It may seem like a grim outlook in the business world, but it is one that is realistic, and will ultimately benefit your company in the long run: planning to fail.

It’s best to embrace the unfortunate statistic that many businesses fail within their first 10 years of operation. There are countless ways your company can fail, and to deny that possibility would be foolish. When developing a business plan, incorporate this likelihood. This will prepare you financially and emotionally.

To begin, understand that planning for failure does not mean that you expect to fail. Such a negative mindset will only lead to a lack of confidence, and thus poor decisions being made. Planning to fail is being smart about all decisions you make on a day-to-day basis that are in your business’s best interest, but also feasible. It’s keeping an open mind and being able to adjust when faced with obstacles.

It is effective to understand what the worst-case scenario would be in any situation. For example, what if you were to lose your most valuable client? How would that affect your annual revenue, your employees’ confidence, or that of your investors? Thinking about these possibilities essentially allows you to avoid them by having a plan in place. It’s also a great way to recognize and kinks within company function and areas where you can improve.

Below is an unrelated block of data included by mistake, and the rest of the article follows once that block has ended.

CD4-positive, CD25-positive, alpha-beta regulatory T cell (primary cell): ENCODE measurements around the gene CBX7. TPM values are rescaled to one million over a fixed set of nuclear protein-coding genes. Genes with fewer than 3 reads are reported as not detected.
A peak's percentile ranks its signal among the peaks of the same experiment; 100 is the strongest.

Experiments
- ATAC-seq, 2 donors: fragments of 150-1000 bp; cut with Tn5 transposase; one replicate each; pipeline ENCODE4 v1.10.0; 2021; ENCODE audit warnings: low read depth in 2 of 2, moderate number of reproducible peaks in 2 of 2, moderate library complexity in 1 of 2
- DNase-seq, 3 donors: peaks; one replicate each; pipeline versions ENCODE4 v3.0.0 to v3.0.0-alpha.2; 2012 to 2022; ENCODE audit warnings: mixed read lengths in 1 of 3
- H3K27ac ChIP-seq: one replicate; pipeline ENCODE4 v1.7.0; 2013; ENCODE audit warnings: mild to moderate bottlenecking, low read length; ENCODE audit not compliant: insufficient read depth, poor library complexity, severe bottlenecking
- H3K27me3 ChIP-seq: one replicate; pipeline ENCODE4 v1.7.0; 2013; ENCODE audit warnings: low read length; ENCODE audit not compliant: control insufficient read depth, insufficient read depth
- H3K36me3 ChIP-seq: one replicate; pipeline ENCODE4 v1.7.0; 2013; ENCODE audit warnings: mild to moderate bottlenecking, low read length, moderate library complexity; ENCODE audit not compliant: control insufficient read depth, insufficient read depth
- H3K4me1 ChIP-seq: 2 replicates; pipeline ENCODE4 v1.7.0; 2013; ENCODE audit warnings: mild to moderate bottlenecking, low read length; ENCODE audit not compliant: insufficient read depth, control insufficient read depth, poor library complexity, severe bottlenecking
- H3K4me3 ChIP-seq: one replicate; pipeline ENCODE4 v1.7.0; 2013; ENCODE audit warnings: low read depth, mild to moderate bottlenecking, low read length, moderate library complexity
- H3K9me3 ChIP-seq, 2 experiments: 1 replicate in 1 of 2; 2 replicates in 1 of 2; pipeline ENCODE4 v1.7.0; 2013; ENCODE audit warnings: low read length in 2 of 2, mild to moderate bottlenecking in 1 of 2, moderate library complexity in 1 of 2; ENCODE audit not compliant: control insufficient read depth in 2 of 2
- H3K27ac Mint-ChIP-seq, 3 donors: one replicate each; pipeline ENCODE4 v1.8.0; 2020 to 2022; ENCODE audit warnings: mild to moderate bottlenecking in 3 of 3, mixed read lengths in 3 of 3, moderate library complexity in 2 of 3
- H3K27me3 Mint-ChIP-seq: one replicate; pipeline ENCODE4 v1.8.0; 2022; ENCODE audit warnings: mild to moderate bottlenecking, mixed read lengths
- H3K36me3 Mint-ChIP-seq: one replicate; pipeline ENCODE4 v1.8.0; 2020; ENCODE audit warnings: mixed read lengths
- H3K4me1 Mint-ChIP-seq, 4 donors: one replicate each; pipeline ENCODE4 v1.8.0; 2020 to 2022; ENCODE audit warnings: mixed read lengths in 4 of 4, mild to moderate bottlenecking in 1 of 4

This mindset also allows you to avoid making silly mistakes simply because this business may be your passion. While it is certainly beneficial to love your company and what you do, it’s important to not let your emotions getting in the way of making the smartest decisions. Look at your business from the customer’s perspective. Remaining objective and looking at the bigger picture is essential in the business world.

Complacency is the demise of modern business. Planning for failure also prevents you from accepting the current state of your business and refusing to grow. Knowing that at any moment something could go wrong which leads to the downfall of your company keeps you on your toes. Noting the aforementioned statistic of many businesses failing within their first 10 years, always remember that growing and becoming a successful business is rarely done in just 1. Remain dedicated and always look for ways to improve.

Lastly, if all else fails (literally), having already planned for the downfall of your business will soften the blow when that time actually comes. This allows you to move on much more quickly and begin thinking about your next business venture. It also prevents any financial holes should you have managed your revenue accordingly.

As unfortunate as it is to fail as an entrepreneur, being able to bounce back and continue your efforts is what defines a successful individual.